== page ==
Yes, if you always used the same
networkManager, you could hide their instantiation within the facade’s initializer. This would indeed lead to a simpler initializer,
However, there’s a trade-off made here: what if you use multiple types of
networkManager objects? If so, you’d want to inject these instead.
The point is: protocols protect objects against change. If you need something to change (e.g. you use multiple or different instances at run time), depend on a protocol, not a concrete class implementation. This corresponds to the Dependency Inversion Principle.
By the way, in the example shown, the view controller that uses the facade doesn’t know about the facade’s dependencies- it actually doesn’t even know about the real facade, but rather, only a protocol.
Instead, whenever the view controller is setup, it has the facade injected into it (via setting its property).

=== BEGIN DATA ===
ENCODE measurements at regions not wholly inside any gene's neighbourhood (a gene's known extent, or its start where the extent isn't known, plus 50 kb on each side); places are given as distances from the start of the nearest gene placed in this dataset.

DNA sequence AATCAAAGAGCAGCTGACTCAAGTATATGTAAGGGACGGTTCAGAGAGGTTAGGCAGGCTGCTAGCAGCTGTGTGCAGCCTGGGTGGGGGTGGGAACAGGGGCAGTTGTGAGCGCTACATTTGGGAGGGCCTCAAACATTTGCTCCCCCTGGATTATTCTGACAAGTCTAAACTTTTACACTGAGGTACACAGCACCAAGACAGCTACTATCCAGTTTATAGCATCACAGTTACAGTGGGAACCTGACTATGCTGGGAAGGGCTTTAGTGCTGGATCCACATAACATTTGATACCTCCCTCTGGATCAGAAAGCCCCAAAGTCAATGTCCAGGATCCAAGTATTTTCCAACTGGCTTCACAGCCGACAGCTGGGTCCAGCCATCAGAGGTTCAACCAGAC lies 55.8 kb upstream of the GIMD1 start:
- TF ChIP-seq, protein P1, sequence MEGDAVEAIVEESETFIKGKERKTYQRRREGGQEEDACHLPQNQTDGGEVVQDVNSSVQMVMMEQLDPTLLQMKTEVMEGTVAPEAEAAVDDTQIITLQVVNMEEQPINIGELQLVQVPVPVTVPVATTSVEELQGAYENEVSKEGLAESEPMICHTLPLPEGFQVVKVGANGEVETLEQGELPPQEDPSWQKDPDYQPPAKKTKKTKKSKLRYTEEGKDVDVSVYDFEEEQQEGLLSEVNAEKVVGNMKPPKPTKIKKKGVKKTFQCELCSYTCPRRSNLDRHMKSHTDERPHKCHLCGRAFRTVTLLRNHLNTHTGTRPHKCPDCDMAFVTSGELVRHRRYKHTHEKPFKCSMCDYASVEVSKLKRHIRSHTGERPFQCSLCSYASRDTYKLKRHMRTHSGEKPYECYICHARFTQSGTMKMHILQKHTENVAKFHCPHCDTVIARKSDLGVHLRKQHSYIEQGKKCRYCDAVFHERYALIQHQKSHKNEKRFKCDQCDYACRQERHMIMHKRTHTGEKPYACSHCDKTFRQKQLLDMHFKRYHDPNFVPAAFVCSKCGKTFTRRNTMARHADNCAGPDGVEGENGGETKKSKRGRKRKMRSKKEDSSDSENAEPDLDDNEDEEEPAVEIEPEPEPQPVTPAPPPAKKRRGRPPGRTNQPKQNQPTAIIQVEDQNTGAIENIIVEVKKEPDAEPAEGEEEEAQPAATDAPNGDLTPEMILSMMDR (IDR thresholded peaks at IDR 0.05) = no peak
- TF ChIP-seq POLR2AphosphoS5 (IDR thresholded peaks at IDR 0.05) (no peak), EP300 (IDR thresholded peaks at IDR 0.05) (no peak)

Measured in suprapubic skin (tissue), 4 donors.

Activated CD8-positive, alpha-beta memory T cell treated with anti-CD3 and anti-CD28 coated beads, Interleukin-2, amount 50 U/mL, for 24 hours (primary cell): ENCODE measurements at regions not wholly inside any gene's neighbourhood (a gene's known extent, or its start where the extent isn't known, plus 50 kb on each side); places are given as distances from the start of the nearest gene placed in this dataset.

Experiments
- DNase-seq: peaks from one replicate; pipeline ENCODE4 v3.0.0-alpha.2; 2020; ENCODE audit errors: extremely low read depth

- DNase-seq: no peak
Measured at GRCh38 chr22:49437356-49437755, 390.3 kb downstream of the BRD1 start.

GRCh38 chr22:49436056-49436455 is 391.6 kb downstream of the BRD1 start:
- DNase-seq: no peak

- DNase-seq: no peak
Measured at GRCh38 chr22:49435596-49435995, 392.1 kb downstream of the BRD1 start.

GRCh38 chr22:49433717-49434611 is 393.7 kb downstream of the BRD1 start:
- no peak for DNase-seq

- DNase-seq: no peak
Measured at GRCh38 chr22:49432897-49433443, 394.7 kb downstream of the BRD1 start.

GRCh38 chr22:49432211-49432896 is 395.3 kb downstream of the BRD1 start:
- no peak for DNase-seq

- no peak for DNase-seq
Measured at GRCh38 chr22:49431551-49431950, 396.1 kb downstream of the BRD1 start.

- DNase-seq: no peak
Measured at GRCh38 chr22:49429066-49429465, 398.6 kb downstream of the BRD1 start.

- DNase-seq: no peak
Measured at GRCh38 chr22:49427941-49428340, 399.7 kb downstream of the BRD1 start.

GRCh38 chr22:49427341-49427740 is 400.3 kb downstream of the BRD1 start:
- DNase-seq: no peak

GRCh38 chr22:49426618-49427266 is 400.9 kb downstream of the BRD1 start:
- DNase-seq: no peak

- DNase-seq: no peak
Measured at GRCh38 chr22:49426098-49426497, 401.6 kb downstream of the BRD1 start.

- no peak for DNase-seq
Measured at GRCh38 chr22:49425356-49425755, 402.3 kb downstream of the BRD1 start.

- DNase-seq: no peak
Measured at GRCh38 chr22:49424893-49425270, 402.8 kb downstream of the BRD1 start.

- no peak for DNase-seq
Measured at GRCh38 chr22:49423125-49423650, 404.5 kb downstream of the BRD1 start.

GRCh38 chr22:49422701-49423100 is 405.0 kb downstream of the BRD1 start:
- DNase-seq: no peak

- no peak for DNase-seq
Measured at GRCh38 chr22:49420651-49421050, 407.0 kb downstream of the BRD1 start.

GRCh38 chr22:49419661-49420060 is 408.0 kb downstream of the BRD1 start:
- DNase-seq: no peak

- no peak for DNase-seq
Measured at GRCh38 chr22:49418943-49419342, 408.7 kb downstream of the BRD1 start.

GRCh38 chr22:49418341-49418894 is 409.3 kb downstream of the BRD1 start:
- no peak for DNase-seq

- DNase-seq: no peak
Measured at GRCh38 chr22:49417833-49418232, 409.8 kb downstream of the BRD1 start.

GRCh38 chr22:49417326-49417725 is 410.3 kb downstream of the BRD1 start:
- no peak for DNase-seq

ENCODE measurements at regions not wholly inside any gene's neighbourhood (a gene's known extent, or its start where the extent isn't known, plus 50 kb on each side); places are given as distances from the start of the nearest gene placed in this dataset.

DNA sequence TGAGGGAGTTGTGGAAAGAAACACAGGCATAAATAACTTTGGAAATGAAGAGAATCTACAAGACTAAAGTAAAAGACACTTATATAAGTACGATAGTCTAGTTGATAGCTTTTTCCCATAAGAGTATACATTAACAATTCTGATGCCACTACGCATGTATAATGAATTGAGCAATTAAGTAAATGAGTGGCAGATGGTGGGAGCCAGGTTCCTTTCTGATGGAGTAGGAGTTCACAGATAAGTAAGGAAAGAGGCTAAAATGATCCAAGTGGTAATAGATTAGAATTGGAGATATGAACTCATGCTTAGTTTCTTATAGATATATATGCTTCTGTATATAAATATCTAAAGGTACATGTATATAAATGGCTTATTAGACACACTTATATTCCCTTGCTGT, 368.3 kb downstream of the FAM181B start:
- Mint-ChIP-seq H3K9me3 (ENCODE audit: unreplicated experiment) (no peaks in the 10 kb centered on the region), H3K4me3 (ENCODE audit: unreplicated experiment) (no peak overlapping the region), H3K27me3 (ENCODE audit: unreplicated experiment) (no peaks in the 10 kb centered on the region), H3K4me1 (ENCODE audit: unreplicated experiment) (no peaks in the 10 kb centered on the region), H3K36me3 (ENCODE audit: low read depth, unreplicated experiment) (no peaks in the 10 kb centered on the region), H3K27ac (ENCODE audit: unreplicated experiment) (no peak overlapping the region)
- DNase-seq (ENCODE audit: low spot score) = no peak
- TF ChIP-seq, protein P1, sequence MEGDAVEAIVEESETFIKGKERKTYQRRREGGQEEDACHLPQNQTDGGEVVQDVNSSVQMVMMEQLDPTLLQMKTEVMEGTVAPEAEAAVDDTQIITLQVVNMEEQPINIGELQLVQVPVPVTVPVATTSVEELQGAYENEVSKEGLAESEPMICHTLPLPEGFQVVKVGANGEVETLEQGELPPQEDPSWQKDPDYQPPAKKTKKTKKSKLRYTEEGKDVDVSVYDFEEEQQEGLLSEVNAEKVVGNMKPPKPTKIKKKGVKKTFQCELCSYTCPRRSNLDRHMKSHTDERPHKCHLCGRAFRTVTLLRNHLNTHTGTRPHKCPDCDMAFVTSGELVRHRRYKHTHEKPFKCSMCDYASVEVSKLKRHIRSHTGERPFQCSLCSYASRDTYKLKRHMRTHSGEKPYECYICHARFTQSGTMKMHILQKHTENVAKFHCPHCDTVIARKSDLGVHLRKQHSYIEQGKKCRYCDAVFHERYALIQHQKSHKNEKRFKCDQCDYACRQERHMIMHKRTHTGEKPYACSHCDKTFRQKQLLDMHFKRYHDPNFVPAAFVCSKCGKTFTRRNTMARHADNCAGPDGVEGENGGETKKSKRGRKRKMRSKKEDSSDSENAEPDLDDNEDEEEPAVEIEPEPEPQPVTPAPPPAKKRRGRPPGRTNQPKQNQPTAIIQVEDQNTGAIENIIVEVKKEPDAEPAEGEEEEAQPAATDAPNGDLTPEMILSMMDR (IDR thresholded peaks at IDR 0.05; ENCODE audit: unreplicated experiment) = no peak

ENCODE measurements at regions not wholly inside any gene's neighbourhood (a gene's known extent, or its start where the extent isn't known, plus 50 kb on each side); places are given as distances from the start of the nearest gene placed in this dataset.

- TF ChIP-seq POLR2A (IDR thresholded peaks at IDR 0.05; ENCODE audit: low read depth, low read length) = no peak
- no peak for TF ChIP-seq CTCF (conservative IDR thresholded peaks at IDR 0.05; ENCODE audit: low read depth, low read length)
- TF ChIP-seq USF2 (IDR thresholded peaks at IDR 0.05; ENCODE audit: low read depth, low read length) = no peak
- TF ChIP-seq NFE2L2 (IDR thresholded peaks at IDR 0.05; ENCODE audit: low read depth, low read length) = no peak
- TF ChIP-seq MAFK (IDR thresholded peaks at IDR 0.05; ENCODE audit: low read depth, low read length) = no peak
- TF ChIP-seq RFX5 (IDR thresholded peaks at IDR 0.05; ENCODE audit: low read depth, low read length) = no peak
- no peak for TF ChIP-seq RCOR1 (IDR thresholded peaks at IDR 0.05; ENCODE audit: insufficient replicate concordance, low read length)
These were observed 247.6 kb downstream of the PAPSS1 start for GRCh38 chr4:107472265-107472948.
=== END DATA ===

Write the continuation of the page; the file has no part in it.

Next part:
Thereby, the facade would be setup by whatever object that sets up the view controller.
This would most sense if the user is required to make some choice that affects the facade setup.
For example, imagine a “movie service” that allows you to rent from different services-- Netflix, Redbox, whatever-- and on the first screen, you select which service you’d like to query.
In this case, it would make perfect sense for a
SelectRentalServiceViewController to setup the facade, as it would have to know about the different concrete
builder objects based on the user’s selection.